View comments on this recipe on YouTube

Choux Pastry:

1 cup (130 grams) all purpose flour

1/2 teaspoon (2 grams) salt

1/2 cup (113 grams) unsalted butter

1/2 cup (120 grams) whole (full fat) milk

1/2 cup (120 grams) water

1 teaspoon (5 grams) granulated white sugar

4 large eggs, at room temperature (lightly beaten) (total weight 220 grams (without the shells))

Egg Wash:

1 large egg (55 grams without the shell)

1/8 teaspoon salt

1/2 cup (50 grams) shaved almonds

Whipped Cream (Chantilly Cream):

1 1/2 cups (360 ml) cold heavy whipping cream

3/4 teaspoon (3 grams) pure vanilla extract

2 - 3 tablespoon (25 - 40 grams) granulated white sugar, or to taste

Garnish:

Powdered (Confectioners or icing) sugar

 

 
 
     
 

 

 

New Videos

   
 

     

Top 40 Video Recipes of 2014

1. Vanilla Cake

2. Cake Pops

3. Red Velvet Cake

4. Simple Chocolate Cake

5. Red Velvet Cupcakes

6. Pancakes

7. Brownies

8. American Sponge Cake

9. Peanut Butter Balls

10. Pound Cake

11. Cake Doughnuts

12.Banana Chocolate Cupcakes

13. French Macarons 14. Carrot Cake 15. Vanilla Cupcakes
16. Royal Icing 17. New York Cheesecake 18. Chocolate Chiffon Cake 19. Orange Chiffon Cake 20. Crêpes
21. Caramels 22. Black Forest Cake 23. Shortbread Cookies 24. Cinnamon Rolls 25. Lemon Curd
26. Chocolate Chip Cookies 27. Chocolate Cupcakes 28. Peanut Butter Cups 29. Homemade Doughnuts 30. Spritz Cookies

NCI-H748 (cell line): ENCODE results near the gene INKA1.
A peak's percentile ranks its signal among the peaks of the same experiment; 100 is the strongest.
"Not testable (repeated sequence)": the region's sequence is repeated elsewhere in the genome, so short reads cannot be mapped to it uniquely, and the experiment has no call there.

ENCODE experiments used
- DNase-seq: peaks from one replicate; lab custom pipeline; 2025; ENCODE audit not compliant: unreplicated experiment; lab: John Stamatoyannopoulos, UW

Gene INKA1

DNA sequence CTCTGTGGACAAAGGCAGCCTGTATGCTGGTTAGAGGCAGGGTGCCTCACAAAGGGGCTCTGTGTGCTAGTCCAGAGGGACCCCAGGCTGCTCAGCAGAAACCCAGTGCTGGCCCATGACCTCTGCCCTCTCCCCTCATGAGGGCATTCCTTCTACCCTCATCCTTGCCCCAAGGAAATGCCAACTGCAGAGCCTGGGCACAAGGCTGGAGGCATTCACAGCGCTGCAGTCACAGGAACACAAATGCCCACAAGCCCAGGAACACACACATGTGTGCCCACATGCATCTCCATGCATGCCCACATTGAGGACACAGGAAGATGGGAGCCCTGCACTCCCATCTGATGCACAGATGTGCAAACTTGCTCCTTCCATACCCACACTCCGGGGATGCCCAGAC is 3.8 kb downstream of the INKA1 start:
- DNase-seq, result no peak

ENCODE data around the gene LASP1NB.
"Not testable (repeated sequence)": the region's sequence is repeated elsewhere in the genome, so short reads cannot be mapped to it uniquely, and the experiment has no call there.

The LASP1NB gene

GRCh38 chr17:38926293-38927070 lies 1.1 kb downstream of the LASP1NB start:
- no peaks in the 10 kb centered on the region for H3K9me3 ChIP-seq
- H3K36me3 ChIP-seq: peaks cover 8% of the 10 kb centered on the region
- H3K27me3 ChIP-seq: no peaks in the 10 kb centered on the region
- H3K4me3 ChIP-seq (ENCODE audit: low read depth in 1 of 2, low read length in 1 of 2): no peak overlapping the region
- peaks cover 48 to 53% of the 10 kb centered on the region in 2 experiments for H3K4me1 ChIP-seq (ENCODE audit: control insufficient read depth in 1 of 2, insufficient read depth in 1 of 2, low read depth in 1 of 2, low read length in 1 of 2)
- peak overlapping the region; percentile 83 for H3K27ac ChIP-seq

31. Cream Puffs 32. Apple Pie 33. Biscuits 34. Whipped Cream Frosting 35. No Bake Cheesecake
36. Cream Cheese Pound Cake 37. Chocolate Eclairs 38. Chocolate Banana Cake 39. Sugar Cookies 40. Fruit Tart
   
 
   
 

Contact Us   Privacy Policy Joyofbaking On Twitter Stephanie Jaworski+Find us on Google+

Use of materials on all pages on the domains Joyofbaking.com, joyofbaking.mobi, the Joyofbaking.com Facebook Page, @joyofbaking on Twitter, the Joyofbaking.com RSS Feed, the Joyofbaking.com email list the Joyofbaking1 YouTube Channel and any emails sent from @joyofbaking.com are entirely at the risk of the user and their owner, iFood Media LLC will not be responsible for any damages directly or indirectly resulting from the use.

References cited may include a link to purchase the referenced book on Amazon.com. Joyofbaking.com receives a commission on any purchases resulting from these links.

This website and the contents are not endorsed or sponsored by the owner of the "Joy of Cooking" series of books or its publisher Simon & Schuster, Inc. and is not related to the  "Joy the Baker" books and website. Video icons by Asher.

Content in any form may not be copied or used without written permission of Stephanie Jaworski, Joyofbaking.com.  Students and non profit educators may use content without permission with proper credit. 

A baking resource on the Internet since 1997

Copyright  1997 to 2014 iFood Media LLC